An expert panel of Japan’s labor ministry Wednesday urged corporate managers to change their ways of thinking and dramatically expand the scope of teleworking.
In a report adopted at the day’s meeting, the panel said that companies must not discriminate between regular and nonregular workers when deciding who should be allowed to telework.
The report on teleworking, which has become more commonplace amid the novel coronavirus epidemic, is the first of its kind at the ministry since the COVID-19 outbreak.
Based on the report, the ministry will review related guidelines by the end of next March.
The panel warned against jumping to a conclusion that that some types of work are not suitable for teleworking.
Citing the existing gap in the country’s telework rate between regular and nonregular employees, the report called for the elimination of such unreasonable disparities in the same workplaces.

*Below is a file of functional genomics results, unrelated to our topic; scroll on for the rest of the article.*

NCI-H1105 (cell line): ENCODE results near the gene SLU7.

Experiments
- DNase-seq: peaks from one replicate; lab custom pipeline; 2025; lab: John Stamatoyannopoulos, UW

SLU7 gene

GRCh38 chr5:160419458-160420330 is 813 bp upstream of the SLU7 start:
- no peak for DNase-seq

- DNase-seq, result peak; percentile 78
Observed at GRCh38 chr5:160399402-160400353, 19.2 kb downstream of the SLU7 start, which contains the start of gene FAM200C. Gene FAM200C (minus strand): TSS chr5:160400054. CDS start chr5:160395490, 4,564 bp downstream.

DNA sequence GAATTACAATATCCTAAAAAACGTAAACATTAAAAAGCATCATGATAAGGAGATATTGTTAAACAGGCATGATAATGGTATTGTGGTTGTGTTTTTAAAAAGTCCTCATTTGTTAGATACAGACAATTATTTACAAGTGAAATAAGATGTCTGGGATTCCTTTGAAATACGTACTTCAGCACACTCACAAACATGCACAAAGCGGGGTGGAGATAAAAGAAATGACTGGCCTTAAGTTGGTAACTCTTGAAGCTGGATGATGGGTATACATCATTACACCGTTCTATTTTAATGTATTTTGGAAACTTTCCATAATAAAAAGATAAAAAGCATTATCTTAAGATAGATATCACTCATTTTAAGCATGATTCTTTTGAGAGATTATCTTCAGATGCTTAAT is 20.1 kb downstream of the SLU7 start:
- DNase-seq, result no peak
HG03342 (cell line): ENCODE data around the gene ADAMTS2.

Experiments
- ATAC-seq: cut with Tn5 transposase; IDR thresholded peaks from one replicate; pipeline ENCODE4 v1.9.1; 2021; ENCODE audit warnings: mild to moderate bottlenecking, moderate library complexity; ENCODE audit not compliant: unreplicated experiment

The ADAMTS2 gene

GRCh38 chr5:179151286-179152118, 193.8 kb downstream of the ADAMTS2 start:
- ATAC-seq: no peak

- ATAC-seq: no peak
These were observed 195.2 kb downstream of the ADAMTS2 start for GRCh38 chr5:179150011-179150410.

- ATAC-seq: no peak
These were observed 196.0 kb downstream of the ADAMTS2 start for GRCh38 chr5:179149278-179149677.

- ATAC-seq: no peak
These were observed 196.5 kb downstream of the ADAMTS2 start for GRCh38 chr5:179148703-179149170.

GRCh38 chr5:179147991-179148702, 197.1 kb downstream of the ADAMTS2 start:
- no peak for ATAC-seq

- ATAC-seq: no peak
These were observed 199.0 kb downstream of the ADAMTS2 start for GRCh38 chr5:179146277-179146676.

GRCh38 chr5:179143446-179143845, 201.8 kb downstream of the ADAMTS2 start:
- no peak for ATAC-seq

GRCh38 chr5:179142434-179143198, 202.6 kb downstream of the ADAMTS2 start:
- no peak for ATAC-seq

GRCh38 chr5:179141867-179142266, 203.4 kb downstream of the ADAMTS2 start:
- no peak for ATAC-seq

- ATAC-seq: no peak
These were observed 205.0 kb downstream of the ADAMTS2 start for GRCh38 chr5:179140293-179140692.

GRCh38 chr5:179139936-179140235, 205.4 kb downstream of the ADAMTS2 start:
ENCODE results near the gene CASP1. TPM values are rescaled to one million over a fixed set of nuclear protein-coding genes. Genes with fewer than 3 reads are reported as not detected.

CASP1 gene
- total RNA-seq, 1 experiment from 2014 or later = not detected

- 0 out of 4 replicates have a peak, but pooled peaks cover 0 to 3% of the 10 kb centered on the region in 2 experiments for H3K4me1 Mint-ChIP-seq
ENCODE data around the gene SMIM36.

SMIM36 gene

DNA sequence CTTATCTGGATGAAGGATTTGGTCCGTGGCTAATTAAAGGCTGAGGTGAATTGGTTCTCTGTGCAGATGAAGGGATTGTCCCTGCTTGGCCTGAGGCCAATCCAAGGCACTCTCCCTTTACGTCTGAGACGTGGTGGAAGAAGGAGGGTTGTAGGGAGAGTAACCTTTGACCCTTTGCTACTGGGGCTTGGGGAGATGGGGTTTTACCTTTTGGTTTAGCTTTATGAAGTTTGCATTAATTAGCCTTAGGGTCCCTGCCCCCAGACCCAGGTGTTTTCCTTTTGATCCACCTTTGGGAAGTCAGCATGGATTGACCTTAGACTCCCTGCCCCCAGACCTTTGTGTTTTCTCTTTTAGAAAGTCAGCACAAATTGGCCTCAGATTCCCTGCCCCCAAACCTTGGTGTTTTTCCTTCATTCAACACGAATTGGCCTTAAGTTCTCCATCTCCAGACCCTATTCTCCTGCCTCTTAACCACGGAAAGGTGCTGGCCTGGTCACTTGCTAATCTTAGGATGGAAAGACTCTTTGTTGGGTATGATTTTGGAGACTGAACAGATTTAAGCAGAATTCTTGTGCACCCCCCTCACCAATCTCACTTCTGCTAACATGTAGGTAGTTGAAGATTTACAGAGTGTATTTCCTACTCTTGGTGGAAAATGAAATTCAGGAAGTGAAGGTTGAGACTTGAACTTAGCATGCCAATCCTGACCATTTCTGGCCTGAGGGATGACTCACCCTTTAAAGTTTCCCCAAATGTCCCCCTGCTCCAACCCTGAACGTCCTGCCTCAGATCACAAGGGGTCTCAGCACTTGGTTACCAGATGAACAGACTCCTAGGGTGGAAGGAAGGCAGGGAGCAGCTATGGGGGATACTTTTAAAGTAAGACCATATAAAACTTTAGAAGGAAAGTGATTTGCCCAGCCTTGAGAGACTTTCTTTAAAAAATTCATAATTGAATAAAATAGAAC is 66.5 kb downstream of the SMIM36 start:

The panel said that giving different performance ratings based only on whether the employees worked in the office or remotely is inappropriate.
Also, the panel urged companies to establish rules on communications and other costs related to teleworking, pay such costs to employees in accordance with reasonable and objective standards and take care to prevent long work hours.
Wednesday’s session of the panel is the fifth of its kind. The panel, headed by Gakushuin University professor Motohiro Morishima, held its first meeting in August this year.
Morishima said at the day’s meeting that he hopes the report will give an “opportunity to think about new ways of personnel and organizational management.”
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